What is important in mutual fund investing is what we avoid; like NFOs, thematic and sectoral funds etc. Also what is important is the fund hose we work with. Some fund houses are notoriously known for long periods of underperformance, lack of process, poor fund management skills, taking excessive concentration risk etc. We only suggest funds which has a long history of performing consistently over a period of time; across bull and bear markets.

Once chosen, how much ever pressure, sometimes some of you put, we don’t change the portfolio. In your own interest, we don’t budge a bit. Because we know for sure no fund can avoid underperformance. What is important is that is it a routine phenomenon or something fundamentally had changed for bad. In the rare cases of something likely to go bad permanently, we then suggest change. Otherwise, it is sticking to the chosen portfolio with discipline.

What is our biggest value add? If a XYZ fund has delivered 15% annualised returns over last 10 years, our clients would have also got the same 15% returns. It looks very simple but extremely rare. You may not even be aware how difficult it is to do this. The fund’s performance and investors return seldom matches because they don’t stay the course and keep chasing the recent performers.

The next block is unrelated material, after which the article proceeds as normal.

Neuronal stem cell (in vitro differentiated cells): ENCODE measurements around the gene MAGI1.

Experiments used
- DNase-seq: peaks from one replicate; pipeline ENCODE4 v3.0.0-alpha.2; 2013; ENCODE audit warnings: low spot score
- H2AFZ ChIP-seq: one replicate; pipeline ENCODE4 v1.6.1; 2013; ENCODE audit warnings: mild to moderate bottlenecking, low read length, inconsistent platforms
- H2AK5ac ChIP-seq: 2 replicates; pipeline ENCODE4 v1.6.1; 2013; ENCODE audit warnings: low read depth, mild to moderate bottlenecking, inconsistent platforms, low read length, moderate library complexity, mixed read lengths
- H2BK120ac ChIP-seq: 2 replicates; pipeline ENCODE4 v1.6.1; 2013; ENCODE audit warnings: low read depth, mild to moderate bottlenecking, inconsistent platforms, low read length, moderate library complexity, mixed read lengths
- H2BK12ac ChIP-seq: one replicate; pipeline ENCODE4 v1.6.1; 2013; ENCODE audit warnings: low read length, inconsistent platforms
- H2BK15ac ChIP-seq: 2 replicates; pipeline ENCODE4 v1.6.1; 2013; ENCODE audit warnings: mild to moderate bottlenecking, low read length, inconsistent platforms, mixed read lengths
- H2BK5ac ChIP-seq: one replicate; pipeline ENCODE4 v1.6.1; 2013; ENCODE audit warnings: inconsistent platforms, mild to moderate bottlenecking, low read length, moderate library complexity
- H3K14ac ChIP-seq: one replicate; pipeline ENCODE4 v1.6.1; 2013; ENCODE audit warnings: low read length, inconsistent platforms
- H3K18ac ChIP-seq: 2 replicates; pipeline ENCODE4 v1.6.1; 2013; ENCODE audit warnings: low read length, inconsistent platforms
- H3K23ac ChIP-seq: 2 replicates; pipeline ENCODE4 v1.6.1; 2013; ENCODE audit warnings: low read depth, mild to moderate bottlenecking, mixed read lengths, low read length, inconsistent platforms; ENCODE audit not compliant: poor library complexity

Fund selection is only a hygiene factor. More than what we choose, it is important that what all we avoid. Once that is taken care, what matters more is mentoring your behaviour to ensure you stay the course without chasing the performance.

As we always say, chaser is a loser.

Don’t be a loser.

Posted in General, Mutual Funds | 1 Comment »


Posted by Muthu on June 26, 2017

I keep sharing some real life instances of how people from humble background made it big in wealth through investing.

Curt Degerman who was called as ‘Tin-Can-Curt’ by people of his home town Skelleftea, in North Sweden, was a rag picker.

Curt used to travel every day in cycle across the town to pick up bottles and cans from the trash bins. He sold them for a small price to a nearby recycling plant.